The way forward: Students of New York University Abu Dhabi hope to stay in the UAE after their graduation to give back to the country.
NYUAD students hope to give back to the UAE
ABU DHABI // Now in their third year, many among the first intake at New York University Abu Dhabi are keen to stay in the UAE after they graduate.
For the 145 students from 40 countries who will finish their degrees in 2014, coming to Abu Dhabi to a new university was a challenge in itself.
“It was a risk,” said Joshua Shirley, a political science and philosophy student from Australia. “But it offered me a chance and a challenge to grow in ways I could not have imagined in any other environment.”
Leah Reynolds, a social research and public policy student from the United States, admitted she was initially “extremely sceptical” about coming to the UAE.
“I was leaning heavily towards choosing a more established university back in the States,” she said.
“But I was impressed by the candidness with which my questions were addressed when I was interviewed at NYUAD and wanted to find out more about the university.”
After three years in Abu Dhabi, many of the students are keen to give back to the country in the spheres of culture, art, politics, and economics.
“I would love to stay in Abu Dhabi after graduation, to give back to the city that has given so much to me and to explore it in a professional rather than academic context,” Mr Shirley said.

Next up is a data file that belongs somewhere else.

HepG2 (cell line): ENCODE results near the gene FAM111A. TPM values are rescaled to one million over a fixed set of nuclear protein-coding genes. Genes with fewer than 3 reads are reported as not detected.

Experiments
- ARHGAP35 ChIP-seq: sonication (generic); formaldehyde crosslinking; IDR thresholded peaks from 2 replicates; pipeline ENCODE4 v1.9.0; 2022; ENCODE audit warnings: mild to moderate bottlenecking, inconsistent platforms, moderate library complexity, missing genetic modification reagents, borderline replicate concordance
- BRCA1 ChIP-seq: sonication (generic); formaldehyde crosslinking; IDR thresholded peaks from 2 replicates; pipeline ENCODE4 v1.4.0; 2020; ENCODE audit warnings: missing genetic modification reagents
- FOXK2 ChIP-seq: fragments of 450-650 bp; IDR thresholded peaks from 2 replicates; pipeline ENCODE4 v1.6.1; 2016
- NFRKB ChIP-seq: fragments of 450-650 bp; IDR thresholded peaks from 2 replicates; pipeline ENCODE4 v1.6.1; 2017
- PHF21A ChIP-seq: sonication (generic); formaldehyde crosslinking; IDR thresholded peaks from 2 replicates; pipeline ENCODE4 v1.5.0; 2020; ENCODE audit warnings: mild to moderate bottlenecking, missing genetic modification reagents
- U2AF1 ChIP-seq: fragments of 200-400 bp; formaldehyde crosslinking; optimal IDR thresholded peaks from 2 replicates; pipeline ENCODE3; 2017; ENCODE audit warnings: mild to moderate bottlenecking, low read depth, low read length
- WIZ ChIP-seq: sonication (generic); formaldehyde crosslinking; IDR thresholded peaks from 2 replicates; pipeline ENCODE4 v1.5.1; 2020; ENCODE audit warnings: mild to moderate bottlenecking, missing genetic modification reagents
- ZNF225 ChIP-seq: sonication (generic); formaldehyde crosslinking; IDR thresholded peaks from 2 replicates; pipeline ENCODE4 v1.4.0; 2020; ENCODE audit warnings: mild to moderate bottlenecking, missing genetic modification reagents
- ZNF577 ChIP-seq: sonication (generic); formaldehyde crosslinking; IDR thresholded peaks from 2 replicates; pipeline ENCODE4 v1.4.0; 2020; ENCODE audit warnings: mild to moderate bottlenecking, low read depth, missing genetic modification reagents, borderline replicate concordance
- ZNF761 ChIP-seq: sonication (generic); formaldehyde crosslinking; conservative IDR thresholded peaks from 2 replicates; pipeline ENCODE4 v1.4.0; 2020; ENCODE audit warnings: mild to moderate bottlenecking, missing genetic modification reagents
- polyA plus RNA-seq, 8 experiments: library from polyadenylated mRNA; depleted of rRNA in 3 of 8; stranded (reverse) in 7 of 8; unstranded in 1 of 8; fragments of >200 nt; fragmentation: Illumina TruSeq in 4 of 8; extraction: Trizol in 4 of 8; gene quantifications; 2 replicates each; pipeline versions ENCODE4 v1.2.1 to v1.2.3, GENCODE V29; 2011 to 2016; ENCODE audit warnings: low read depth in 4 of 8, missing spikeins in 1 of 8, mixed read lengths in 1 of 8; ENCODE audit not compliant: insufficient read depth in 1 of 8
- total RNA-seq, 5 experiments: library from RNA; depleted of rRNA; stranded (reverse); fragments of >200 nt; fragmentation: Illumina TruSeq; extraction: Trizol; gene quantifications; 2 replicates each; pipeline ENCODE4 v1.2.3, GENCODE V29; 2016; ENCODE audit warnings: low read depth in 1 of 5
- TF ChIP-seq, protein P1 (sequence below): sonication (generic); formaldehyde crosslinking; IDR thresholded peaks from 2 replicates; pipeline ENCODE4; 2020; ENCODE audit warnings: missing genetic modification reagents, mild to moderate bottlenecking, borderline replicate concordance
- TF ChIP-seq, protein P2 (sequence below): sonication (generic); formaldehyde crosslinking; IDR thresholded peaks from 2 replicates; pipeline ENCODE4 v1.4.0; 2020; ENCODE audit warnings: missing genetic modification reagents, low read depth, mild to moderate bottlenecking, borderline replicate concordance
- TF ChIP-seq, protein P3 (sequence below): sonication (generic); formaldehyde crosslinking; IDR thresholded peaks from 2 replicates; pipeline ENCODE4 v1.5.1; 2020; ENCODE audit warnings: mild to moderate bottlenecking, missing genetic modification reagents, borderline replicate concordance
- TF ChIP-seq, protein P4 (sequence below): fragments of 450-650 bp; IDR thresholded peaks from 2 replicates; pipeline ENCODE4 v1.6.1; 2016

NYUAD’s small classes mean students work closely with academics, said Songyishu Yang, from China.
“Abu Dhabi provides a more personal course design with its mentoring programme,” she said.
By the time the first batch of graduates leaves in 2014, the university expects its campus on Saadiyat Island will be open, with more than 2,000 students.
Bouthayna Baltaji – an Arab-American born and raised in Abu Dhabi who studies visual arts and social research and public policy – said the new university was a great opportunity for her.
“I remember the posters with Sheikh Zayed stating ‘educate a woman and you educate a nation’ lining the Corniche Road on my way to school,” she said. “The posters have become a reality with the opening of NYUAD.
“It was an opportunity for the women of Arabia to get a globally qualified education without having to leave their families and homes.”
Emiratis have become a core part of the university, and nationals are the second largest group of students after North Americans.
Shamma Al Mazrui, from Abu Dhabi, said NYUAD had given her a taste of “two worlds”.
“[There are] smaller classes at NYUAD – my intermediate microeconomics had less than 10 students [but] in NYUNY my finance class had more than 50 students.
“It was interesting to experience both worlds.”
NYUAD has hosted a wide range of public lectures, workshops, and academic conferences this year, with more to come next year.
“Over the past year, NYU Abu Dhabi advanced importantly towards becoming one of the world’s next great universities,” said Al Bloom, the vice chancellor of NYUAD.
“We are pleased to already be contributing to the evolution of Abu Dhabi as a centre of educational and intellectual quality, cultural richness and responsible development, and to be serving as a persuasive model of how higher education that is truly global can release the potential of a co-operating world.”